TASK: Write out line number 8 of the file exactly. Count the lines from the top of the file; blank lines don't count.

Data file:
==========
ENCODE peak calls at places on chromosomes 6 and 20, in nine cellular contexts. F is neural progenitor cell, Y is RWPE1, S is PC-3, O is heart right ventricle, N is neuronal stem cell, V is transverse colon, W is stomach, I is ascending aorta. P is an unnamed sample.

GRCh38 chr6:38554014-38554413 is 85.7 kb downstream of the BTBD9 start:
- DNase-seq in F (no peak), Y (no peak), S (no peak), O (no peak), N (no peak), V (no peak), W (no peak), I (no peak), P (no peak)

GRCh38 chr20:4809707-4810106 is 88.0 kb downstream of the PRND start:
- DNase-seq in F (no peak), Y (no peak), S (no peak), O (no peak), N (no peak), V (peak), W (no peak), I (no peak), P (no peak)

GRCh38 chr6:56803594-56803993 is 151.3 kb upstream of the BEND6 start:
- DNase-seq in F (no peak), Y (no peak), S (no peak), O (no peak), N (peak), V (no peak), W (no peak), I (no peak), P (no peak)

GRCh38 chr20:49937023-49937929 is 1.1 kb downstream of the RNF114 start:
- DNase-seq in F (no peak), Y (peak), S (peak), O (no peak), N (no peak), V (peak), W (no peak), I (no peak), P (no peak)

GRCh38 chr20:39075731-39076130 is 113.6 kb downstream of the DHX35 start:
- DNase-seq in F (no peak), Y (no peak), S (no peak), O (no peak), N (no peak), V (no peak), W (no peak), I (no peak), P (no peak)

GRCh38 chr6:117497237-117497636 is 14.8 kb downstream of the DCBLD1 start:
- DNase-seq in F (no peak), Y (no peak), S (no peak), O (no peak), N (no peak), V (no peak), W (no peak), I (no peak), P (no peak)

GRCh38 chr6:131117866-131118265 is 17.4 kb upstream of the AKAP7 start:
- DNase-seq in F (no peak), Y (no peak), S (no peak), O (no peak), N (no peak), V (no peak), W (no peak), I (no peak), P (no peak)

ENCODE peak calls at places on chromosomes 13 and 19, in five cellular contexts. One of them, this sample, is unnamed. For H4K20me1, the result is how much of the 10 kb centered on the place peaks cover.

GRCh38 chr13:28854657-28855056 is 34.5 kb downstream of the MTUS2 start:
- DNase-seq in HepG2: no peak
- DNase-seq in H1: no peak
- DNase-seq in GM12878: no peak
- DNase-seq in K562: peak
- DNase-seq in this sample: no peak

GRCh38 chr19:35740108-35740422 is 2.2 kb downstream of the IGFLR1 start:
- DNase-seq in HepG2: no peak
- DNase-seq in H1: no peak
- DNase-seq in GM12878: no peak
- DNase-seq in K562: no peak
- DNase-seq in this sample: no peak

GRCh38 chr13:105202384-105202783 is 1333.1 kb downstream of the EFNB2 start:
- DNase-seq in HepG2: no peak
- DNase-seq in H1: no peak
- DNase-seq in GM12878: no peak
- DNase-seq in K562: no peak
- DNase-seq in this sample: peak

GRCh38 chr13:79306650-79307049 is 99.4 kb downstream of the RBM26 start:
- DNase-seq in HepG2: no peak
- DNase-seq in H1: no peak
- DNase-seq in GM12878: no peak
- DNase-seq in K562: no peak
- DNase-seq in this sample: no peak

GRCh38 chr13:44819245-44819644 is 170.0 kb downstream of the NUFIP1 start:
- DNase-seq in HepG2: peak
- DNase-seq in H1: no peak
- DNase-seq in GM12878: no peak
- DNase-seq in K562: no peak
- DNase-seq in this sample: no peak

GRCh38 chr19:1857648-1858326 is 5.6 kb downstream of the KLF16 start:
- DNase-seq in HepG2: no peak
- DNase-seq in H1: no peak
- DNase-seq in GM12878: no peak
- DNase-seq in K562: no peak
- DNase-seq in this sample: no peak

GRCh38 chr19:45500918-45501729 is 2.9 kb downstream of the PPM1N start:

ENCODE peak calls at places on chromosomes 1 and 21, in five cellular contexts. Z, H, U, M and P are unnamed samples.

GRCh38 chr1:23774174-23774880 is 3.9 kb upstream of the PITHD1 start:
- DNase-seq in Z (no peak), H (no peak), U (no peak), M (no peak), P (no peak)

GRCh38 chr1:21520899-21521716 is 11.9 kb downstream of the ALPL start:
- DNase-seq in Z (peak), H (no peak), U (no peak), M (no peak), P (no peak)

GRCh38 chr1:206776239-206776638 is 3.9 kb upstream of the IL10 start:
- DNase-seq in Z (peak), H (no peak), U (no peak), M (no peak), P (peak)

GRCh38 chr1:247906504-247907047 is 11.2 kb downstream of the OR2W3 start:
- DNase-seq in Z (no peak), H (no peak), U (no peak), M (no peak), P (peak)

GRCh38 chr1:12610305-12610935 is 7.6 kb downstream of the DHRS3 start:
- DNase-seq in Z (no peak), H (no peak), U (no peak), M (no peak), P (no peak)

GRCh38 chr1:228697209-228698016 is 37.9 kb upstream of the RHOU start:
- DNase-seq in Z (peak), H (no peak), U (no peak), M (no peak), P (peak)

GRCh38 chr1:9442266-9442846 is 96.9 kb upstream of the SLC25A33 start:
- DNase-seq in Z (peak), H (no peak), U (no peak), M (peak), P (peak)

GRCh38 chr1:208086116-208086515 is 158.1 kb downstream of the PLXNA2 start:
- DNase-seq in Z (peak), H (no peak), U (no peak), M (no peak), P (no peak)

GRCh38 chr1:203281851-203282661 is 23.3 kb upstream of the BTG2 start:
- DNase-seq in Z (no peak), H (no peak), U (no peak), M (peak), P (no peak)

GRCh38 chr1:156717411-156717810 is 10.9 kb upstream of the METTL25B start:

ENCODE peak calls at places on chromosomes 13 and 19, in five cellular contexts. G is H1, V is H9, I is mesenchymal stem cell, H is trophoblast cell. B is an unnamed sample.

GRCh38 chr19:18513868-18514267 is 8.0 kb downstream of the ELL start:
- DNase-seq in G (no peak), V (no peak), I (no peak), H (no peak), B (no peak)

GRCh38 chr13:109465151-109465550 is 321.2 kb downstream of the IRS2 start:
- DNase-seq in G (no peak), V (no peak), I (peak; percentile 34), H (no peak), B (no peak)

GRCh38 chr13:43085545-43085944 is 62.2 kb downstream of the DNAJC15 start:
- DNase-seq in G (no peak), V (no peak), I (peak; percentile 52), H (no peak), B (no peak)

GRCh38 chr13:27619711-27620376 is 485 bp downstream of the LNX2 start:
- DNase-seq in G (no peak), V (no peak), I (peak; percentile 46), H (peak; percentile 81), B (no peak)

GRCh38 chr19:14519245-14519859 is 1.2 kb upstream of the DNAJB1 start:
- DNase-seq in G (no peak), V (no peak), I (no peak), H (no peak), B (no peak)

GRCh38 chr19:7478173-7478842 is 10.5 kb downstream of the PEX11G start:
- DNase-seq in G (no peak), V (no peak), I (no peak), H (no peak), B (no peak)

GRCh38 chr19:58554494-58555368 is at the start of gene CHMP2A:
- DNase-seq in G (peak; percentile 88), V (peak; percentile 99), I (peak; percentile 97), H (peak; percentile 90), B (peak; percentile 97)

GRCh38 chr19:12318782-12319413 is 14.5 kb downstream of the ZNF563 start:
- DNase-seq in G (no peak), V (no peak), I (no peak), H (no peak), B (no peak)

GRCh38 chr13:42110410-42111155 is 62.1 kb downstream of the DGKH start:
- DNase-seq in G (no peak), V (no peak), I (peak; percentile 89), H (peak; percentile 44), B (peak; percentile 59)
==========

GRCh38 chr20:49937023-49937929 is 1.1 kb downstream of the RNF114 start: